With Mitchell in good spirits ahead of the show, “the joy backstage was palpable,” Judd said. “I ended up in a dressing room with Joni and Brandi for an hour, and I was on my knees in front of her, making her face shine.” During the performance, Mills said he was amazed at the new harmonies Mitchell seemed to be inventing on the fly – “Invention of a new singing role for Joni Mitchell in the music of Joni Mitchell”, as he put it. He added that Mitchell played guitar in rehearsals for a verse and chorus on “Just Like This Train.” “But on the day of the show, she played three verses and moved on. It was like a roller coaster ride: ‘Oh wow, this is going around again.’”
When asked what she was thinking about when Mitchell sang “Both Sides Now,” Judd said she remembered singing the song “as a little girl, with no idea what’s going to happen in life, by the time she graduated in eighth grade ‘ sang. She paused. “My mother committed suicide. I’m alone. But I felt like I was in eighth grade again and my mom would come into my room and tell me to do my homework.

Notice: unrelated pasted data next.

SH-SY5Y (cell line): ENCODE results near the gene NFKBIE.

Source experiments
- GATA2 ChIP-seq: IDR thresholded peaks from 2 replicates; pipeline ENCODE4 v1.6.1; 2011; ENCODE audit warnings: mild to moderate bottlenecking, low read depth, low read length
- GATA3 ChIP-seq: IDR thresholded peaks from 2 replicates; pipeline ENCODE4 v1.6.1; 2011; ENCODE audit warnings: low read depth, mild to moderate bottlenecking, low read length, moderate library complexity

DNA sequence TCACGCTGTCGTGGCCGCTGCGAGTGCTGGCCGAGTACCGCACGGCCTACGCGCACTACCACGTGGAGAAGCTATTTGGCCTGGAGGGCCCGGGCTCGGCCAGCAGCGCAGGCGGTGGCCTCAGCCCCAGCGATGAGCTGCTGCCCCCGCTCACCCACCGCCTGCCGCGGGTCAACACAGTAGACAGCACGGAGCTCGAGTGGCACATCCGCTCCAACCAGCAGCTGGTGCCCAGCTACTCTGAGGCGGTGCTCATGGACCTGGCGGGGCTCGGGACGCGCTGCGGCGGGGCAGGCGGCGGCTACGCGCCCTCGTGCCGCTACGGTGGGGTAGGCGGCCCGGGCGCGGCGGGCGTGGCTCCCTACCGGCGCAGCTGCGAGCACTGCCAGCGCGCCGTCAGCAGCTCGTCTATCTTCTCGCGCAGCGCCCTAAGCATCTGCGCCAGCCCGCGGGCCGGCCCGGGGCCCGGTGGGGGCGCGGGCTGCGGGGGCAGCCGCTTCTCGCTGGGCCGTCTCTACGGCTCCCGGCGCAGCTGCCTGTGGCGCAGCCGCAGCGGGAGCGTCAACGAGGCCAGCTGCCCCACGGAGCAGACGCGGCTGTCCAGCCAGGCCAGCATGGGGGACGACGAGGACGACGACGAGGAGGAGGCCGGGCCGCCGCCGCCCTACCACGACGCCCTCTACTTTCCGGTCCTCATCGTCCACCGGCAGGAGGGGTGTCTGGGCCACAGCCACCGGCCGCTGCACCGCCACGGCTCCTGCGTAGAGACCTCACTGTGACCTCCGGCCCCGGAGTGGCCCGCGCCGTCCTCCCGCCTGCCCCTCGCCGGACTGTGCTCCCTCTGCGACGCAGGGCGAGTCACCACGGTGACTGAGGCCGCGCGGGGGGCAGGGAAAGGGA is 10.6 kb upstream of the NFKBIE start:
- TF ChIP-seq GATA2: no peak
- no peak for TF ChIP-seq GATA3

“I wanted to jump into the audience, I was so overwhelmed.”
The reaction from the audience was almost as strong, at least in part because Mitchell’s performance was a surprise. Sweet said Newport staff have gotten good at keeping secrets, as they did with Parton in 2019. (Paul Simon also made an unannounced appearance at this year’s festival, appearing with Nathaniel Rateliff & the Night Sweats on Saturday.) The festival Crew even used a codename, Coyote, while planning Mitchell’s performance.
The mood after the show was “a party — pure celebration,” Sweet said. “Lots of group photos.”
“No one wanted to leave,” Judd said. “I ended up next to Taylor Goldsmith who I didn’t even know but I texted him and now we’re best friends.”
And did Carlile and Sweet share their annual tequila when it was all over?
“Yep,” Sweet said, but declined to divulge what they had in mind for the next year. “But I can tell you the words were, ‘Now we’re all double f-.'”
https://www.latimes.com/entertainment-arts/music/story/2022-07-26/joni-mitchell-newport-folk-festival-performance-surprise Wynonna Judd on ‘ugly-crying’ at Joni Mitchell surprise show